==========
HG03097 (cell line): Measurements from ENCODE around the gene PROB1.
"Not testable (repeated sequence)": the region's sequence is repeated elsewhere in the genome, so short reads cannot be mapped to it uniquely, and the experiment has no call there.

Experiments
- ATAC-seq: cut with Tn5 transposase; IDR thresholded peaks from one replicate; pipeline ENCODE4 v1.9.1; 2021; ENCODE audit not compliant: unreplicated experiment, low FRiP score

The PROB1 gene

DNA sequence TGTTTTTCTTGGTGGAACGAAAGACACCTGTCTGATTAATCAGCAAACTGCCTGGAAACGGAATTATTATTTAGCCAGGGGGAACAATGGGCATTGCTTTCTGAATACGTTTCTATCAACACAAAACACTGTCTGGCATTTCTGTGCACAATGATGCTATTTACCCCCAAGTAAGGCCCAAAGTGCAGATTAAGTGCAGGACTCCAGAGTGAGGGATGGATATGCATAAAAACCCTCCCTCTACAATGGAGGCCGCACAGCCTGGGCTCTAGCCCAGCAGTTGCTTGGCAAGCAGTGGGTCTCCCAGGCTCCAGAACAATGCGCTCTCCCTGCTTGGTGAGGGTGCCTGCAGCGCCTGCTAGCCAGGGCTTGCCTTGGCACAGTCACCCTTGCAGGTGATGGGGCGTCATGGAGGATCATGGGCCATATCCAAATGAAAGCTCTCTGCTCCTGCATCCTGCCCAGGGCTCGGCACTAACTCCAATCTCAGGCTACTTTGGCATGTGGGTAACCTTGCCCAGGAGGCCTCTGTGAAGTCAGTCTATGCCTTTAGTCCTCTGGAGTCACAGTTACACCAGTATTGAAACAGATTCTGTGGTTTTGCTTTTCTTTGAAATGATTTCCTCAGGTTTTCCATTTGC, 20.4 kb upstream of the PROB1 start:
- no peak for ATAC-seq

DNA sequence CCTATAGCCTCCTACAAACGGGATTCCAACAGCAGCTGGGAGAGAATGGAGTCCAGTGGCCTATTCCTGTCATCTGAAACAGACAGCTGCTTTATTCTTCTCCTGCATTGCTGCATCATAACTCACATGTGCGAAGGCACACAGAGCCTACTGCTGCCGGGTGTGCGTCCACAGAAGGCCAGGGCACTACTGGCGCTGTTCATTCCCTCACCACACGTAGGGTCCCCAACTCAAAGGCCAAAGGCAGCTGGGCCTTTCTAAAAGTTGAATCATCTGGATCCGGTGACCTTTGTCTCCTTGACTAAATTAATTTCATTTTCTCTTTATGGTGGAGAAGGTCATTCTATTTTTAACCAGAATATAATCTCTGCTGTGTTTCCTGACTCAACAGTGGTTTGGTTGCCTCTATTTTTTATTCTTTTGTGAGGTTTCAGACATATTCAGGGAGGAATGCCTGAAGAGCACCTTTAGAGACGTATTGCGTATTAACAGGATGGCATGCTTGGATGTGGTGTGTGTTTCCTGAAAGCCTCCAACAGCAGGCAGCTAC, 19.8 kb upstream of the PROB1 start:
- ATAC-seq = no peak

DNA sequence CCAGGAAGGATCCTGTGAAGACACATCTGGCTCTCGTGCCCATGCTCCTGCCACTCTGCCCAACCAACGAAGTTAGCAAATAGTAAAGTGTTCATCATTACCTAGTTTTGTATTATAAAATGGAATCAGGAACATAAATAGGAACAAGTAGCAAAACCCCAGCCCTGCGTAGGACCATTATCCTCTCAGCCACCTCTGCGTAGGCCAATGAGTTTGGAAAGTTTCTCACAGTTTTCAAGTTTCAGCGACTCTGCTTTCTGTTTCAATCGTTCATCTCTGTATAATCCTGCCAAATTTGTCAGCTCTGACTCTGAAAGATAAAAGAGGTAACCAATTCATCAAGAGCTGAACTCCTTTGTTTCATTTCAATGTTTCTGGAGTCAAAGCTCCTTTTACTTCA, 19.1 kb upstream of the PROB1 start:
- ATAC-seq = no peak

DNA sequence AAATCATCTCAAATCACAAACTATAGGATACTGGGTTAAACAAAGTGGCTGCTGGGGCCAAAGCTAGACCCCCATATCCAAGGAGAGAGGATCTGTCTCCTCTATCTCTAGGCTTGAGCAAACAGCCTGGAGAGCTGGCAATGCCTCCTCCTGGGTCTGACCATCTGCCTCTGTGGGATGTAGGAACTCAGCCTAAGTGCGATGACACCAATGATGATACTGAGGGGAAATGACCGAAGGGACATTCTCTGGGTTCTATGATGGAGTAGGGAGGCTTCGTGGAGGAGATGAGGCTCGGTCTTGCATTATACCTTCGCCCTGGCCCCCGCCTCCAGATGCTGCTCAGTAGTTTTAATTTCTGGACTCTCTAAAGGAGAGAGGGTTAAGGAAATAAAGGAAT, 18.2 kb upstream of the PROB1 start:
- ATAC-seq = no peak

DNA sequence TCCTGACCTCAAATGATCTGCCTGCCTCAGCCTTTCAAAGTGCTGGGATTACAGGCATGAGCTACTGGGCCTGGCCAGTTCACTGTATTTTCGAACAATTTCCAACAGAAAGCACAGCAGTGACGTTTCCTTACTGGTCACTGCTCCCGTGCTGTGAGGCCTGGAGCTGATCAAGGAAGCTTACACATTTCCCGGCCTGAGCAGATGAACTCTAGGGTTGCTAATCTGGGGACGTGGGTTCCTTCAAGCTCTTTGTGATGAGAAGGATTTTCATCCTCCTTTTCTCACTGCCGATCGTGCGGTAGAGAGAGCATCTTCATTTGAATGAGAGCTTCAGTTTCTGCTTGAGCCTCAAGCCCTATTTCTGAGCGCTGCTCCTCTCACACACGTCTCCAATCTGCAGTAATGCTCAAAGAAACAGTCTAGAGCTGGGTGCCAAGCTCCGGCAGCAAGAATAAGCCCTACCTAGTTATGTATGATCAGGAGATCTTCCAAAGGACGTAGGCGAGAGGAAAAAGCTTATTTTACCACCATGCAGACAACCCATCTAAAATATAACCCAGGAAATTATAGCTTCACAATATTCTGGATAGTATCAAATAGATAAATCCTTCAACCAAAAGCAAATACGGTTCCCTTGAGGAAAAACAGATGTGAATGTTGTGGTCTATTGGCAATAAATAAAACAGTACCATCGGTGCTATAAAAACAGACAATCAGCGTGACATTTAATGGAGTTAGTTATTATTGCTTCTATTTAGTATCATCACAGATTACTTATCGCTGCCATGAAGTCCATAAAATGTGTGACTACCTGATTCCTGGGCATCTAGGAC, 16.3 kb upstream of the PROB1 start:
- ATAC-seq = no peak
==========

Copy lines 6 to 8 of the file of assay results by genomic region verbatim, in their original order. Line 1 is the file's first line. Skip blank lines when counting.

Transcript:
DNA sequence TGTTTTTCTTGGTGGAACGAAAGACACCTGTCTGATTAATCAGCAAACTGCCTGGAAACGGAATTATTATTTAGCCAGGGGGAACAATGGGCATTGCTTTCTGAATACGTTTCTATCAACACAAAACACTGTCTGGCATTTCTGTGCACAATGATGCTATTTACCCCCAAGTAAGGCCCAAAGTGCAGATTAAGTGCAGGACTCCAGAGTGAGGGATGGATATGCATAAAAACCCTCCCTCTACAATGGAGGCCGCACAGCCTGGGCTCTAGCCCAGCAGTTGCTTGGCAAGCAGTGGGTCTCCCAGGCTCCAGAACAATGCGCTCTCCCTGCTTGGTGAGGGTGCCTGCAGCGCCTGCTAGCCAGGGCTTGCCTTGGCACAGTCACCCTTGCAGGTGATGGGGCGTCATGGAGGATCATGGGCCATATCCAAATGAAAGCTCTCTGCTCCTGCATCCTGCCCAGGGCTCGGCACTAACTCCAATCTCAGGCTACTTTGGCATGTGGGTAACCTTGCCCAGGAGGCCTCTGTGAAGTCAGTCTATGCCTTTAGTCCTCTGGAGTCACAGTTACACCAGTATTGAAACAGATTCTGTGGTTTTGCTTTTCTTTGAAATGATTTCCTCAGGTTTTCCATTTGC, 20.4 kb upstream of the PROB1 start:
- no peak for ATAC-seq

DNA sequence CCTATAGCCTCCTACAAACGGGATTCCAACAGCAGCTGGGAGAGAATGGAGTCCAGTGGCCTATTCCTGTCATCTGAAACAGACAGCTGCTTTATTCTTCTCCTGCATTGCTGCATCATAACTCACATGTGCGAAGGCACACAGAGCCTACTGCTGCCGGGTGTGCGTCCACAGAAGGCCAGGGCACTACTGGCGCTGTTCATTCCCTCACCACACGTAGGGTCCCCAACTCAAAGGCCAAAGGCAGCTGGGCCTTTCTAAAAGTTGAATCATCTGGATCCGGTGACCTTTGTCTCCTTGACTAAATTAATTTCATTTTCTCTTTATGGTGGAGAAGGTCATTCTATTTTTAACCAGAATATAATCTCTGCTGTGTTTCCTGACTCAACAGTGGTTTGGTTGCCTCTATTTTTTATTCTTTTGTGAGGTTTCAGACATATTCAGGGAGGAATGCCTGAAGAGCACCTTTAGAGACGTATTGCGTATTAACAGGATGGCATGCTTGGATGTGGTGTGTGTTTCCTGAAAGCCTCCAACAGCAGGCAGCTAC, 19.8 kb upstream of the PROB1 start: